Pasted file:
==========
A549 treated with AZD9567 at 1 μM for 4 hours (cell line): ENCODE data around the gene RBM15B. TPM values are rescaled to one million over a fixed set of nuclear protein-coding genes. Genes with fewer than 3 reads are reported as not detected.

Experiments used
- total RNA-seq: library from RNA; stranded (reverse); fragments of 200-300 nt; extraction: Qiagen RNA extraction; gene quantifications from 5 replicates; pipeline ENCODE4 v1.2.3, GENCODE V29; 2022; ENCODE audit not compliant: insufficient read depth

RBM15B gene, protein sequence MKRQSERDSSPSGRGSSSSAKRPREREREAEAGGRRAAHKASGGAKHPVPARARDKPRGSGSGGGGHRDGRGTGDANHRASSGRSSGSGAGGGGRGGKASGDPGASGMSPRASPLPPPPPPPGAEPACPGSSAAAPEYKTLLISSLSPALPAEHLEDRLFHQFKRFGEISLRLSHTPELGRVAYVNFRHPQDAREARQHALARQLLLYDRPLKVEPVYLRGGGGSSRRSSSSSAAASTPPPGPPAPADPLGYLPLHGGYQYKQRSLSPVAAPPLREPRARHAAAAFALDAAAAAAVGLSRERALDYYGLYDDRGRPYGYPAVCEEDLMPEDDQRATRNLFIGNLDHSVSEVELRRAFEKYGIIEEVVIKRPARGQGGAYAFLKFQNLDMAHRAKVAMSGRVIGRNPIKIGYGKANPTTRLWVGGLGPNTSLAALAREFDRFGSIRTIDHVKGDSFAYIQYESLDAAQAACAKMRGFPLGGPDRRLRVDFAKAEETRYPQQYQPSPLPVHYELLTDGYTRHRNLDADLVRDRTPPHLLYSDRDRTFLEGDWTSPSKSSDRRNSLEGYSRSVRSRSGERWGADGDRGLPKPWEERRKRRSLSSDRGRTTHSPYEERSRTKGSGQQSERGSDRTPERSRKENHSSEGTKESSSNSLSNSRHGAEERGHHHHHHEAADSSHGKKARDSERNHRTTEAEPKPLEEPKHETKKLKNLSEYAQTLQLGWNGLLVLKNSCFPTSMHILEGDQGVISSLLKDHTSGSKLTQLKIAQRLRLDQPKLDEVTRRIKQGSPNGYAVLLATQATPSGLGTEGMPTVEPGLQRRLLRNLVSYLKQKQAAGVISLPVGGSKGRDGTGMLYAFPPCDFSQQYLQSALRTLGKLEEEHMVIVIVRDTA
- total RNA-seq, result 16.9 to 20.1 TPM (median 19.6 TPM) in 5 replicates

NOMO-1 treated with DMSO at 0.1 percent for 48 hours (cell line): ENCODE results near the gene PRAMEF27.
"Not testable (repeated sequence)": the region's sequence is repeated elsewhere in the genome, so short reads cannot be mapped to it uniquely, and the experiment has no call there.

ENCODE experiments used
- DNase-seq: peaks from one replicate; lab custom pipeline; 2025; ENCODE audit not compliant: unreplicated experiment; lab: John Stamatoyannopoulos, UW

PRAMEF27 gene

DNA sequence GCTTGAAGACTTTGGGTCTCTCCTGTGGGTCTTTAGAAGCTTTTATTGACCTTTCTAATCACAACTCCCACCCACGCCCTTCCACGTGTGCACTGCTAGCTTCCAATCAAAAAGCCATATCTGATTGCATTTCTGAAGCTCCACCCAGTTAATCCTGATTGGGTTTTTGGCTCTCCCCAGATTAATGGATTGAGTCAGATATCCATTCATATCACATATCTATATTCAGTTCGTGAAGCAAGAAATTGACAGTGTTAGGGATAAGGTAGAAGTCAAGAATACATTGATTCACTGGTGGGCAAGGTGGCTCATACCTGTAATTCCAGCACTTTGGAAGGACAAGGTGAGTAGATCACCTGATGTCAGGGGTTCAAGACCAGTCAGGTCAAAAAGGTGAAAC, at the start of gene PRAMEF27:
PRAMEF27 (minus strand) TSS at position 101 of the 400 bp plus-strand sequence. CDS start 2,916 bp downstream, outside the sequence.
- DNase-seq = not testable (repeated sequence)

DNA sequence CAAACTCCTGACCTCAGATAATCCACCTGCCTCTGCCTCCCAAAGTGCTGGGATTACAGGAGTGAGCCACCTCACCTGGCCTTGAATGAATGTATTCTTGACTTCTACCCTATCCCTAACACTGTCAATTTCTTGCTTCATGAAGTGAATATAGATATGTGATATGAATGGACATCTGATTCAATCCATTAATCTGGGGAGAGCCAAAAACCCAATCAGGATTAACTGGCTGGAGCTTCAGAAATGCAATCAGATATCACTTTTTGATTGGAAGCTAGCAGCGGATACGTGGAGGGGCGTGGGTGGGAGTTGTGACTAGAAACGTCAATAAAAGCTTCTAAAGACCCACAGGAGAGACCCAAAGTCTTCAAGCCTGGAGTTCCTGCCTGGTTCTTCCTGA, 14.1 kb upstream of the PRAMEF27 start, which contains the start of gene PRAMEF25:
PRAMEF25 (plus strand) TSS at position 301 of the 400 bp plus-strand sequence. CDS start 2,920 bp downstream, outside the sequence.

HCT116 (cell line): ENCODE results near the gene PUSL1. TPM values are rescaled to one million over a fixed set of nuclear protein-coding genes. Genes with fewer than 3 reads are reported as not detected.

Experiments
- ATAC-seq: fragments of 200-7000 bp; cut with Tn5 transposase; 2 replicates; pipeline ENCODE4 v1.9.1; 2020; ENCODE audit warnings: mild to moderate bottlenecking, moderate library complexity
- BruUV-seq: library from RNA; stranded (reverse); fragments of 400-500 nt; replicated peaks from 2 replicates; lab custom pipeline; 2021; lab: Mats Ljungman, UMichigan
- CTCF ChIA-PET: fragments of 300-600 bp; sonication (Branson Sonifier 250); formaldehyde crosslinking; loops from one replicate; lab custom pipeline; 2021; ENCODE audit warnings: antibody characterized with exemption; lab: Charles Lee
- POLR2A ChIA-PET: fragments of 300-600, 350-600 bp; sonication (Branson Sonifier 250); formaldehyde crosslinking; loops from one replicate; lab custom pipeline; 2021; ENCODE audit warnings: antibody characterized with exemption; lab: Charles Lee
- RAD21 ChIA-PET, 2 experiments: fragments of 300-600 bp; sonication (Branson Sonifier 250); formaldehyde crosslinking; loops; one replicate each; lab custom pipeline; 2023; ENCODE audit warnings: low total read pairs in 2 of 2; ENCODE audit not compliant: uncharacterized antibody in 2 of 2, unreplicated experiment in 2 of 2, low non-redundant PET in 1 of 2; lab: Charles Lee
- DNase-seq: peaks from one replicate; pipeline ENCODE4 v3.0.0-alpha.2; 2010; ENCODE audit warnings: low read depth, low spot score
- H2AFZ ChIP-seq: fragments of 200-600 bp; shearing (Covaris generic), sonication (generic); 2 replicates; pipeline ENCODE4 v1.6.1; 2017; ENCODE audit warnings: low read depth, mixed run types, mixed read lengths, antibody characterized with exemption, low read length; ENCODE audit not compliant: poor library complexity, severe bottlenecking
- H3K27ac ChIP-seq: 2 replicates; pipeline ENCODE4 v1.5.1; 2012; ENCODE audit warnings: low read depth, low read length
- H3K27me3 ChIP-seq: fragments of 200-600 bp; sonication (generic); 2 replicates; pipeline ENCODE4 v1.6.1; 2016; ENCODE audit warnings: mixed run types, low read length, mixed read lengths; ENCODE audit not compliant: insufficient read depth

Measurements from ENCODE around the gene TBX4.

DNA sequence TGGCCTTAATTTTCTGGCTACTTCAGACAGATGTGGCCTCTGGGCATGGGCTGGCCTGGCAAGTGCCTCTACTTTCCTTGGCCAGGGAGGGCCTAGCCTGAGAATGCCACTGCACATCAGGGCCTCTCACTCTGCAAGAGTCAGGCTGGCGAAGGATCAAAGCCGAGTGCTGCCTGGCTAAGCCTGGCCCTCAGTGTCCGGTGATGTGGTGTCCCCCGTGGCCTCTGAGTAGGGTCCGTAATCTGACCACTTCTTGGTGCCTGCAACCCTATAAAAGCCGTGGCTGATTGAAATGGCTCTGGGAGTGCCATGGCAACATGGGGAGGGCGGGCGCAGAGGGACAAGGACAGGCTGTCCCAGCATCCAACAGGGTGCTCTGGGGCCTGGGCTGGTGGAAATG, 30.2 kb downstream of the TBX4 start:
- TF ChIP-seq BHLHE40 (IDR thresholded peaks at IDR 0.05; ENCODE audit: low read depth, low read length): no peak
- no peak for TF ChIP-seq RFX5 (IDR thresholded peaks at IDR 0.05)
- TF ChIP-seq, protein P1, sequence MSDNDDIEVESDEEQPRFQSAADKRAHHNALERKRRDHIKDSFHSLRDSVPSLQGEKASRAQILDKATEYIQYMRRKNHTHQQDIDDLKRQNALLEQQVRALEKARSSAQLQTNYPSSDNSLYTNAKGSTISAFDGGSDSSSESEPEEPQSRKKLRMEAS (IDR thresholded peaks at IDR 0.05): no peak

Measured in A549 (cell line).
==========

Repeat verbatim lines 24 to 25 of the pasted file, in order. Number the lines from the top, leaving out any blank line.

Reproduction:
- H2AFZ ChIP-seq: fragments of 200-600 bp; shearing (Covaris generic), sonication (generic); 2 replicates; pipeline ENCODE4 v1.6.1; 2017; ENCODE audit warnings: low read depth, mixed run types, mixed read lengths, antibody characterized with exemption, low read length; ENCODE audit not compliant: poor library complexity, severe bottlenecking
- H3K27ac ChIP-seq: 2 replicates; pipeline ENCODE4 v1.5.1; 2012; ENCODE audit warnings: low read depth, low read length